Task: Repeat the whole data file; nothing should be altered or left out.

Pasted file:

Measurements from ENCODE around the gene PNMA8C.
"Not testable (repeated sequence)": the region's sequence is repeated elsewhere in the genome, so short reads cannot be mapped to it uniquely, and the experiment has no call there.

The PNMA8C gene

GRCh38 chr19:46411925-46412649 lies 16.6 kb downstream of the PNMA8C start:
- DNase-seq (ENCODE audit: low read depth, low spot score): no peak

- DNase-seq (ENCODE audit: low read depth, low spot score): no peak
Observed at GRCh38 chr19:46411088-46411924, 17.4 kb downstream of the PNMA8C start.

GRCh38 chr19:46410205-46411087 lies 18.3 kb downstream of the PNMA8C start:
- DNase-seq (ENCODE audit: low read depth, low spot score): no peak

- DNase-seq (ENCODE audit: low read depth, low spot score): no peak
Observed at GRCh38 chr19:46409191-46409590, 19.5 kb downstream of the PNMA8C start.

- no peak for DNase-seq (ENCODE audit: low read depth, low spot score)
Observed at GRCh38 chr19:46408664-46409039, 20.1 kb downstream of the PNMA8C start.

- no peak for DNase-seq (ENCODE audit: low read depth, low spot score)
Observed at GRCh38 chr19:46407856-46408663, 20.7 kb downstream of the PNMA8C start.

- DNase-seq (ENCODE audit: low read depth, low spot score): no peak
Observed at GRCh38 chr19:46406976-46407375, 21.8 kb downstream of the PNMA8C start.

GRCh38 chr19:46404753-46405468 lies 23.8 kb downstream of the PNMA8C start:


Measurements from ENCODE around the gene PNMA8C.
"Not testable (repeated sequence)": the region's sequence is repeated elsewhere in the genome, so short reads cannot be mapped to it uniquely, and the experiment has no call there.

The PNMA8C gene

GRCh38 chr19:46411925-46412649 lies 16.6 kb downstream of the PNMA8C start:
- DNase-seq (ENCODE audit: low read depth, low spot score): no peak

- DNase-seq (ENCODE audit: low read depth, low spot score): no peak
Observed at GRCh38 chr19:46411088-46411924, 17.4 kb downstream of the PNMA8C start.

GRCh38 chr19:46410205-46411087 lies 18.3 kb downstream of the PNMA8C start:
- DNase-seq (ENCODE audit: low read depth, low spot score): no peak

- DNase-seq (ENCODE audit: low read depth, low spot score): no peak
Observed at GRCh38 chr19:46409191-46409590, 19.5 kb downstream of the PNMA8C start.

- no peak for DNase-seq (ENCODE audit: low read depth, low spot score)
Observed at GRCh38 chr19:46408664-46409039, 20.1 kb downstream of the PNMA8C start.

- no peak for DNase-seq (ENCODE audit: low read depth, low spot score)
Observed at GRCh38 chr19:46407856-46408663, 20.7 kb downstream of the PNMA8C start.

- DNase-seq (ENCODE audit: low read depth, low spot score): no peak
Observed at GRCh38 chr19:46406976-46407375, 21.8 kb downstream of the PNMA8C start.

GRCh38 chr19:46404753-46405468 lies 23.8 kb downstream of the PNMA8C start: